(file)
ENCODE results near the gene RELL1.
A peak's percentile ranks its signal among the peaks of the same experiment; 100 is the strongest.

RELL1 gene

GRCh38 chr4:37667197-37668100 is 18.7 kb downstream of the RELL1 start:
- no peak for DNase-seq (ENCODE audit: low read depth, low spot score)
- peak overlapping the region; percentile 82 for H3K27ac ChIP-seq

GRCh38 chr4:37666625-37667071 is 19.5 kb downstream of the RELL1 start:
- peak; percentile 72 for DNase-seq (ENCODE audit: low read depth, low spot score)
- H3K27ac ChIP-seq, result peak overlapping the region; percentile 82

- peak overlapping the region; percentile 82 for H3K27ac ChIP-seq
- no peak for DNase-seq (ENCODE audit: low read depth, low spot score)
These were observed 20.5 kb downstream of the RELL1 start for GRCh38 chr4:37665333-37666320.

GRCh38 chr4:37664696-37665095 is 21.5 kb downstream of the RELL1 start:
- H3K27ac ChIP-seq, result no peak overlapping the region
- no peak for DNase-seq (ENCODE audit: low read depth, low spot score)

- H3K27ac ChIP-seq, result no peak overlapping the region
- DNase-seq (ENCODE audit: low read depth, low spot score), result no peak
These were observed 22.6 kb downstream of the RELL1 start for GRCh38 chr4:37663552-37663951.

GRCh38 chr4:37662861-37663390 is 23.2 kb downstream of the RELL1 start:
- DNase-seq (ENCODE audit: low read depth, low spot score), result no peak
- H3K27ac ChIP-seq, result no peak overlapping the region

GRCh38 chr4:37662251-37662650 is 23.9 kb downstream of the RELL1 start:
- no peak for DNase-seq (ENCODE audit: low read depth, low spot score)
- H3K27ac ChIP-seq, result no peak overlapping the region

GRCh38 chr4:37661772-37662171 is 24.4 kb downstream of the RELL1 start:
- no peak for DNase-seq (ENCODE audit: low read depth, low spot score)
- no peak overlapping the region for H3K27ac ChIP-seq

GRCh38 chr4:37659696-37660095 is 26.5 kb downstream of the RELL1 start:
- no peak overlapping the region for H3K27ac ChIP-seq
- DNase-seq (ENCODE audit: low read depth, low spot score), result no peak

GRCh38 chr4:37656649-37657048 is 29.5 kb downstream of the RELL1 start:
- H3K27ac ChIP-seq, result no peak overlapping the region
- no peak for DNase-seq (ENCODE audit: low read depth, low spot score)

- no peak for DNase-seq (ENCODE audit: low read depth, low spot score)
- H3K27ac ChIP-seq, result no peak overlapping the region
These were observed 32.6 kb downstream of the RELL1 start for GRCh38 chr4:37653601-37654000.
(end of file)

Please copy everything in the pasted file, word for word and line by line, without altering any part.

ENCODE results near the gene RELL1.
A peak's percentile ranks its signal among the peaks of the same experiment; 100 is the strongest.

RELL1 gene

GRCh38 chr4:37667197-37668100 is 18.7 kb downstream of the RELL1 start:
- no peak for DNase-seq (ENCODE audit: low read depth, low spot score)
- peak overlapping the region; percentile 82 for H3K27ac ChIP-seq

GRCh38 chr4:37666625-37667071 is 19.5 kb downstream of the RELL1 start:
- peak; percentile 72 for DNase-seq (ENCODE audit: low read depth, low spot score)
- H3K27ac ChIP-seq, result peak overlapping the region; percentile 82

- peak overlapping the region; percentile 82 for H3K27ac ChIP-seq
- no peak for DNase-seq (ENCODE audit: low read depth, low spot score)
These were observed 20.5 kb downstream of the RELL1 start for GRCh38 chr4:37665333-37666320.

GRCh38 chr4:37664696-37665095 is 21.5 kb downstream of the RELL1 start:
- H3K27ac ChIP-seq, result no peak overlapping the region
- no peak for DNase-seq (ENCODE audit: low read depth, low spot score)

- H3K27ac ChIP-seq, result no peak overlapping the region
- DNase-seq (ENCODE audit: low read depth, low spot score), result no peak
These were observed 22.6 kb downstream of the RELL1 start for GRCh38 chr4:37663552-37663951.

GRCh38 chr4:37662861-37663390 is 23.2 kb downstream of the RELL1 start:
- DNase-seq (ENCODE audit: low read depth, low spot score), result no peak
- H3K27ac ChIP-seq, result no peak overlapping the region

GRCh38 chr4:37662251-37662650 is 23.9 kb downstream of the RELL1 start:
- no peak for DNase-seq (ENCODE audit: low read depth, low spot score)
- H3K27ac ChIP-seq, result no peak overlapping the region

GRCh38 chr4:37661772-37662171 is 24.4 kb downstream of the RELL1 start:
- no peak for DNase-seq (ENCODE audit: low read depth, low spot score)
- no peak overlapping the region for H3K27ac ChIP-seq

GRCh38 chr4:37659696-37660095 is 26.5 kb downstream of the RELL1 start:
- no peak overlapping the region for H3K27ac ChIP-seq
- DNase-seq (ENCODE audit: low read depth, low spot score), result no peak

GRCh38 chr4:37656649-37657048 is 29.5 kb downstream of the RELL1 start:
- H3K27ac ChIP-seq, result no peak overlapping the region
- no peak for DNase-seq (ENCODE audit: low read depth, low spot score)

- no peak for DNase-seq (ENCODE audit: low read depth, low spot score)
- H3K27ac ChIP-seq, result no peak overlapping the region
These were observed 32.6 kb downstream of the RELL1 start for GRCh38 chr4:37653601-37654000.